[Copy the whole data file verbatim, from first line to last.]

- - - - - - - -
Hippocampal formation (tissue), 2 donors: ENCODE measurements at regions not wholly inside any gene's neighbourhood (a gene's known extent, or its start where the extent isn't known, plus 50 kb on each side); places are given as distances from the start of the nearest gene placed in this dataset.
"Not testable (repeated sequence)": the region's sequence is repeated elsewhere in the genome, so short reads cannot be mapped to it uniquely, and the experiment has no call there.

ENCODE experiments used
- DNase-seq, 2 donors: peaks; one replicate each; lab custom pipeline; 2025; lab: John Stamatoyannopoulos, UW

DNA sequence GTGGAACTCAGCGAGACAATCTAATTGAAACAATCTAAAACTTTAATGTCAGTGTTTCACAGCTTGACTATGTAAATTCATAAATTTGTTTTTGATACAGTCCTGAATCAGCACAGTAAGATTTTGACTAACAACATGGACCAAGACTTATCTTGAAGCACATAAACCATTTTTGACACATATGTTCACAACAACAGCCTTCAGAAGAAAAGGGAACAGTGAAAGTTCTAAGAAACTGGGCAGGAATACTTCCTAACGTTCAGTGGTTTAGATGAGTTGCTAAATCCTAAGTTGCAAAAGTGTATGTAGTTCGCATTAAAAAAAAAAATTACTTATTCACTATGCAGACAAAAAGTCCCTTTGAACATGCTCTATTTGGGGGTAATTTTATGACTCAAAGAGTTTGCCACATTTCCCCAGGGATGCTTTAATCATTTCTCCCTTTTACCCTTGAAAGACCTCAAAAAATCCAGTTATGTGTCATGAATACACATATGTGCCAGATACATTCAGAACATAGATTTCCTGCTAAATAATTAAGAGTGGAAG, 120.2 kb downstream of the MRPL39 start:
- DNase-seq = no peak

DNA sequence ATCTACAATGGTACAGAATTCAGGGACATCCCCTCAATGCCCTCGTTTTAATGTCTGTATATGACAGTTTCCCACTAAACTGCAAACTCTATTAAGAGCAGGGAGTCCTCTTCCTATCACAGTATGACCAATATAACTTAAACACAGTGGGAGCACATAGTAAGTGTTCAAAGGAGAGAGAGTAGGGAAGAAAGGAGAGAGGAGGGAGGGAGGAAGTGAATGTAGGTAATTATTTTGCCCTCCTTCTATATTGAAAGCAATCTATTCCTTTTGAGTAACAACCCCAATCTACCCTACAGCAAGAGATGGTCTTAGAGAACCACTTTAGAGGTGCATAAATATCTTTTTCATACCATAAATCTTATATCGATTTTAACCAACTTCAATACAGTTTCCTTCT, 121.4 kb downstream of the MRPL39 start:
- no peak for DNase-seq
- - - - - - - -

Hippocampal formation (tissue), 2 donors: ENCODE measurements at regions not wholly inside any gene's neighbourhood (a gene's known extent, or its start where the extent isn't known, plus 50 kb on each side); places are given as distances from the start of the nearest gene placed in this dataset.
"Not testable (repeated sequence)": the region's sequence is repeated elsewhere in the genome, so short reads cannot be mapped to it uniquely, and the experiment has no call there.

ENCODE experiments used
- DNase-seq, 2 donors: peaks; one replicate each; lab custom pipeline; 2025; lab: John Stamatoyannopoulos, UW

DNA sequence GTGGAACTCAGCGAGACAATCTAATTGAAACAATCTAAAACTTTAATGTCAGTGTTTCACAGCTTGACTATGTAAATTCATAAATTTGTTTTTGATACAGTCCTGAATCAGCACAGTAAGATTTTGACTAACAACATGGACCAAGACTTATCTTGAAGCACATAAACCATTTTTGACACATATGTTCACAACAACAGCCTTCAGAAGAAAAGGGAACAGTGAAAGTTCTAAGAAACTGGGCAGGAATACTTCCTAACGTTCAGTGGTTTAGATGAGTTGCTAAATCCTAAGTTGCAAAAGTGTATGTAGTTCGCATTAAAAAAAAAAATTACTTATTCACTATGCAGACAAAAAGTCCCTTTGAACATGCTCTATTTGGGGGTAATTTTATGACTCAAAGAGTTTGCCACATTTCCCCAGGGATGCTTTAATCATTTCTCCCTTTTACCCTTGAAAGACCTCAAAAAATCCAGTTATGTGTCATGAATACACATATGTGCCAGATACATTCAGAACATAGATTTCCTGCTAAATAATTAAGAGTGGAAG, 120.2 kb downstream of the MRPL39 start:
- DNase-seq = no peak

DNA sequence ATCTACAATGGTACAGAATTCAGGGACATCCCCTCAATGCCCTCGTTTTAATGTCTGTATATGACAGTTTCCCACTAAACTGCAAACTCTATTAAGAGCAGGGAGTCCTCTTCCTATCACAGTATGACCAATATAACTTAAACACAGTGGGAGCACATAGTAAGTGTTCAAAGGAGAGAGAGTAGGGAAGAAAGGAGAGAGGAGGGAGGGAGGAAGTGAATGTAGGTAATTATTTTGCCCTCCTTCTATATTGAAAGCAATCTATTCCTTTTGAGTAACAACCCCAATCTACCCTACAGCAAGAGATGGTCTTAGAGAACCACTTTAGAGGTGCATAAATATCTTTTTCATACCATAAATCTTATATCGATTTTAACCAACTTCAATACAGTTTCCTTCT, 121.4 kb downstream of the MRPL39 start:
- no peak for DNase-seq